This post was written by Contributing Authors Quilan Arnold and Jessica Nicoll, facilitators of the “Conditions for Change: A Pedagogical Cypher” workshop held on March 24, 2021.
“Conditions for Change: A Pedagogical Cypher,” an interactive workshop, engaged faculty and students in structures that support trusting socially just classrooms. As Cathy Davidson writes, “You cannot counter structural inequality with good will. You have to structure equality.” One structure Conditions for Change used is an Africanist socio-political tool: the cypher or bantaba. Embracing the philosophy of the circle – see all and welcome being seen by all – showcases possibilities for non-hierarchical learning systems within academic spaces. Other workshop structures called upon experiences with Bohmian Dialogue Circles, Onye Ozuzu’s Technology of the Circle and Lois Weaver’s Long Table.
Conducted remotely, the 90-minute workshop encouraged a conversation between technological tools and embodied learning. Participants engaged in physical and artistic exploration; designed structures for varied curricula; engaged in conversation; and reflected on learning across disciplines. They were asked to reimagine the frontal orientation of the screen into a 360 degree worldview, one that can hold peripheral perspectives and seek out differences within a community. Hunter Dance faculty colleagues Quilan Arnold and Jessica Nicoll, collaborating with students Esther Nozea, Ashley Bethea and Kayla Smith, facilitated processes to help attendees address areas of interest within and beyond the arts and humanities.
I’m witnessing my Asian-American colleague jump, shake, vibrate her body Lizzo tells our community to “fuck it up” through her song, “Tempo.” Digital displays of bodies pop on my Zoom screen as my colleague’s vibrations virally spread through the virtual system into the nervous one. My system is rocking-and-rolling from the blast of energy; sending my spirit through an emotional chaos:
A colleague I
Death. Asian. Asian-American.
Prison. People called Black. Death.
Fuck it up!
My focus darts around my room to find tools that will help me channel this chaos. As Lizzo cuts away, the vibe she impulsed carries me to snatch a marker, rip an envelope open, write, and present “Stop Killing Us” to the screen while my shoulders bounce and sway to the trace of “Tempo.” All images cut away as well…except for one. Looming white hands manipulating crumpled pieces of paper consume the image next to mine. I crumple mine too and forcefully throw. it. aT. tHE. IMAGE! The hands in it begin to withdraw; revealing the face behind the looming whiteness. I recognize that this, too, is a colleague I admire and a human I love.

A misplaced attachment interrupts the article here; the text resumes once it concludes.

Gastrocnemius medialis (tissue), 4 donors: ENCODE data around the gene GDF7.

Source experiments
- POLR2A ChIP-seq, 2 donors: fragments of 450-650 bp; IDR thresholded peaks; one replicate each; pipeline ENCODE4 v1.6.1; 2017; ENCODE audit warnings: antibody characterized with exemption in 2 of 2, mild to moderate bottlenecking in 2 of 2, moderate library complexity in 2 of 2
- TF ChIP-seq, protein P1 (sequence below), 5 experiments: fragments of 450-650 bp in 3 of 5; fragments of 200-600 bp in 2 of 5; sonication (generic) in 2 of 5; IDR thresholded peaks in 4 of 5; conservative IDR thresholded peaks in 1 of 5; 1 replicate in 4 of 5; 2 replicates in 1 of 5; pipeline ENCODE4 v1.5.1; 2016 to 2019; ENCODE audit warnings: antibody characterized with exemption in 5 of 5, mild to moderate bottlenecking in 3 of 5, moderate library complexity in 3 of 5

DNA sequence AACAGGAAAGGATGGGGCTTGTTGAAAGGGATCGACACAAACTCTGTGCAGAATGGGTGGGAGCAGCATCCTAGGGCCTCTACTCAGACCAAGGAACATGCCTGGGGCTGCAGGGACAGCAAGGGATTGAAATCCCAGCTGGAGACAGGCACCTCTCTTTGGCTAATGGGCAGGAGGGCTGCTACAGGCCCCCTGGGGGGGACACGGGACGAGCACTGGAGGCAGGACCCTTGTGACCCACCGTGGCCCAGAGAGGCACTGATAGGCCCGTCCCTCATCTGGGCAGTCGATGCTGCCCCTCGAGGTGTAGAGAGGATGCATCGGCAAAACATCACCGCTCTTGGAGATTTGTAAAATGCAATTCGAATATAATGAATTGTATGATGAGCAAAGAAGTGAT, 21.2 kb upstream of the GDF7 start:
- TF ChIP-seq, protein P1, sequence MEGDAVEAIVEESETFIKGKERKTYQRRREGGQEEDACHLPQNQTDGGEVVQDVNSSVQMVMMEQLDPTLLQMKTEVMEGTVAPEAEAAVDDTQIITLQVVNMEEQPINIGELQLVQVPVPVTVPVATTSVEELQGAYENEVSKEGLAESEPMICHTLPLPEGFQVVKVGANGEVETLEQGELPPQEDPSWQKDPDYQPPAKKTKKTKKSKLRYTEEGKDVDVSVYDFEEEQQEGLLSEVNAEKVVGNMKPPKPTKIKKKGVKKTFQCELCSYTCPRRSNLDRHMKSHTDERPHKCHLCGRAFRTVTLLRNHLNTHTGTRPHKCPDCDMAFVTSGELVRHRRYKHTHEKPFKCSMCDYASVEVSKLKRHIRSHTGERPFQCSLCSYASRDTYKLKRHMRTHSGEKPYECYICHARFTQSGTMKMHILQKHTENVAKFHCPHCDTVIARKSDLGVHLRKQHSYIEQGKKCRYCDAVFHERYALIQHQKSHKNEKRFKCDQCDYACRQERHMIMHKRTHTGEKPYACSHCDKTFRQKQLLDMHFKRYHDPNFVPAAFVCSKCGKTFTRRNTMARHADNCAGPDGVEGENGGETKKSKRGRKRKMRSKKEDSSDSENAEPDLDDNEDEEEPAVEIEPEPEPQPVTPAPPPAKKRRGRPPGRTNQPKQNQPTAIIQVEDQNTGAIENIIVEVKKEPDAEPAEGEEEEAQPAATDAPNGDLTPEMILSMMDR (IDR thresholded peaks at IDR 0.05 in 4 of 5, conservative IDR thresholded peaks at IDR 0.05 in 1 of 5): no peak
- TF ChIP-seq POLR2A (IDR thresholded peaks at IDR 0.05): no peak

What would change us—transform us in relation to: one another, these machines, the spaces we are in, ways we want to be present with one another? What would transform our learning in 90 minutes? We begin by walking together, moving forward and back, side to side, silently discovering synchrony in motion. People, two-by-two on this ark, cross boundaries—one called Teacher with one called Student, one called Old with one called Young, one called Asian with one called Black—walking. Feel synchrony across distance. In new pairs these people step across new boundaries, find other ways (talking, drawing, shaping space within and around them) to listen (“listening is a creative act”) and to make Something New. Duets return, foreground themselves, offer the Something New—30-second offerings: dance, poetry, drawings, theater (we call them this; simpler and boundary-less, they call themselves Art). A new cypher blooms: 20 minutes of emerging improvisation in which we see each other, find each other, are surprised by what we shape together. At the end, these people breathe, speak, nod. We allowed ourselves to understand or not try to understand, one says. She speaks of layers that contain joy, sorrow, rage, beauty. Unknowable is-ness, I think. The next day one (called Teacher) describes a change in her class, offering a message from one (called Student), thanking her teacher for the beauty that transformed a moment inside a class, shifted a pandemic’s impact. We ask ourselves, can we make these spaces in which to play again?
Arnold and Nicoll, representing different dance traditions, share a commitment to increasing student leadership and challenging hierarchical assumptions. Recognizing that “teachers cannot create the conditions for change unless those conditions exist for them” they foster environments in which all members of a community learn from—and change with—each other.
[Image via WSFB]